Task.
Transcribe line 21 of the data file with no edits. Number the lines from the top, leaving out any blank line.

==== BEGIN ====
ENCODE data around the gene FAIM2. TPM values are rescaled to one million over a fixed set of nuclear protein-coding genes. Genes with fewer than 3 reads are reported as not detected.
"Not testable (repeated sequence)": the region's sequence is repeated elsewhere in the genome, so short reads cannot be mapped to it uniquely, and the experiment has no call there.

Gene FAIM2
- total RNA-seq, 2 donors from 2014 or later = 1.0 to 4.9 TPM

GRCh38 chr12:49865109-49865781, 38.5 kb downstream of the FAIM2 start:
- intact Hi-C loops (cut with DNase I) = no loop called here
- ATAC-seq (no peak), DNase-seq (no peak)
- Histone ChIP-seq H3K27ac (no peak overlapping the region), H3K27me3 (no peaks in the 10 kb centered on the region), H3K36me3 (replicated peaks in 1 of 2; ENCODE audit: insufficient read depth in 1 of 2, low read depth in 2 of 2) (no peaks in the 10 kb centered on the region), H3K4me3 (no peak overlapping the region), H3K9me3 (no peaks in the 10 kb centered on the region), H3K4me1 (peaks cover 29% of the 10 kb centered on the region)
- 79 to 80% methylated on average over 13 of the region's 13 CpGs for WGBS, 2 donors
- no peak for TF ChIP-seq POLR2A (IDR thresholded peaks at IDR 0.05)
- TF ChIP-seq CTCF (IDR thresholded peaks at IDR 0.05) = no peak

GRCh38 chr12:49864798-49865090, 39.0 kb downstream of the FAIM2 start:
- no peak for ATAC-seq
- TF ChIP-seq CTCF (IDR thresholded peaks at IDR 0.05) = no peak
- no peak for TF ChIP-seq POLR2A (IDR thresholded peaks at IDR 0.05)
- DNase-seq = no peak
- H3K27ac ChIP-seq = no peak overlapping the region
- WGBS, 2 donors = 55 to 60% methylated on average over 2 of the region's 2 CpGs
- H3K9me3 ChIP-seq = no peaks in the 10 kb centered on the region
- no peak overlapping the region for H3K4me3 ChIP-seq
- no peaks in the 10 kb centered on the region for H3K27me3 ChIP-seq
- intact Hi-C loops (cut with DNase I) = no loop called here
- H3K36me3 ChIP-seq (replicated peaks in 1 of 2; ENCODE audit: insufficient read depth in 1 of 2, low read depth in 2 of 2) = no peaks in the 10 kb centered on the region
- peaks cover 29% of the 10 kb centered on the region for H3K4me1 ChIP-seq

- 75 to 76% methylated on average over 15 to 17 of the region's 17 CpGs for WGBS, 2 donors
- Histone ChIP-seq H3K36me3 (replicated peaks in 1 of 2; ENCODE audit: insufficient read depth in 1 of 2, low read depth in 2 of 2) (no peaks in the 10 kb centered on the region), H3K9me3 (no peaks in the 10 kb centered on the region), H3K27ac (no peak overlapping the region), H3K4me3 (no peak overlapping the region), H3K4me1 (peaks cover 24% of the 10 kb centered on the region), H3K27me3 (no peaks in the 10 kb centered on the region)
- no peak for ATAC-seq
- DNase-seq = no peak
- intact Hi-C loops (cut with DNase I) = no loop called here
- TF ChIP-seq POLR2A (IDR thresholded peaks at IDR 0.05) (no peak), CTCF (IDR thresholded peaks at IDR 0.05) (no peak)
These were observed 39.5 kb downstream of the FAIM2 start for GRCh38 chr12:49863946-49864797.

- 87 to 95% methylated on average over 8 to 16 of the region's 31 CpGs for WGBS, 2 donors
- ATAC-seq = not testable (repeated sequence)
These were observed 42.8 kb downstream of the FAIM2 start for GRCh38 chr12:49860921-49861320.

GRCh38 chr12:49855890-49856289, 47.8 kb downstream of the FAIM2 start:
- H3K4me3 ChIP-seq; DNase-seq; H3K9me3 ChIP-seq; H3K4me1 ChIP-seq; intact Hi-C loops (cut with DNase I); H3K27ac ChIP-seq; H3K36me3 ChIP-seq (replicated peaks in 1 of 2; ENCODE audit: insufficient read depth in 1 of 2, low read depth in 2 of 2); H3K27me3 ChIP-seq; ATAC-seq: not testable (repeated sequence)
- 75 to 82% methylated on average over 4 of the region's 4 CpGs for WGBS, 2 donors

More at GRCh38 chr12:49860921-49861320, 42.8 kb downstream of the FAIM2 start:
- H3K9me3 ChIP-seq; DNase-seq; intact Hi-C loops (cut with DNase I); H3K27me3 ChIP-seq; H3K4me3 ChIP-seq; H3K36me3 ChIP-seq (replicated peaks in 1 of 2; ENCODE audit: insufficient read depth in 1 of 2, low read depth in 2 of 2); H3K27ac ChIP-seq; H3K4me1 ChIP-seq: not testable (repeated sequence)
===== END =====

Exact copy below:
- no peaks in the 10 kb centered on the region for H3K27me3 ChIP-seq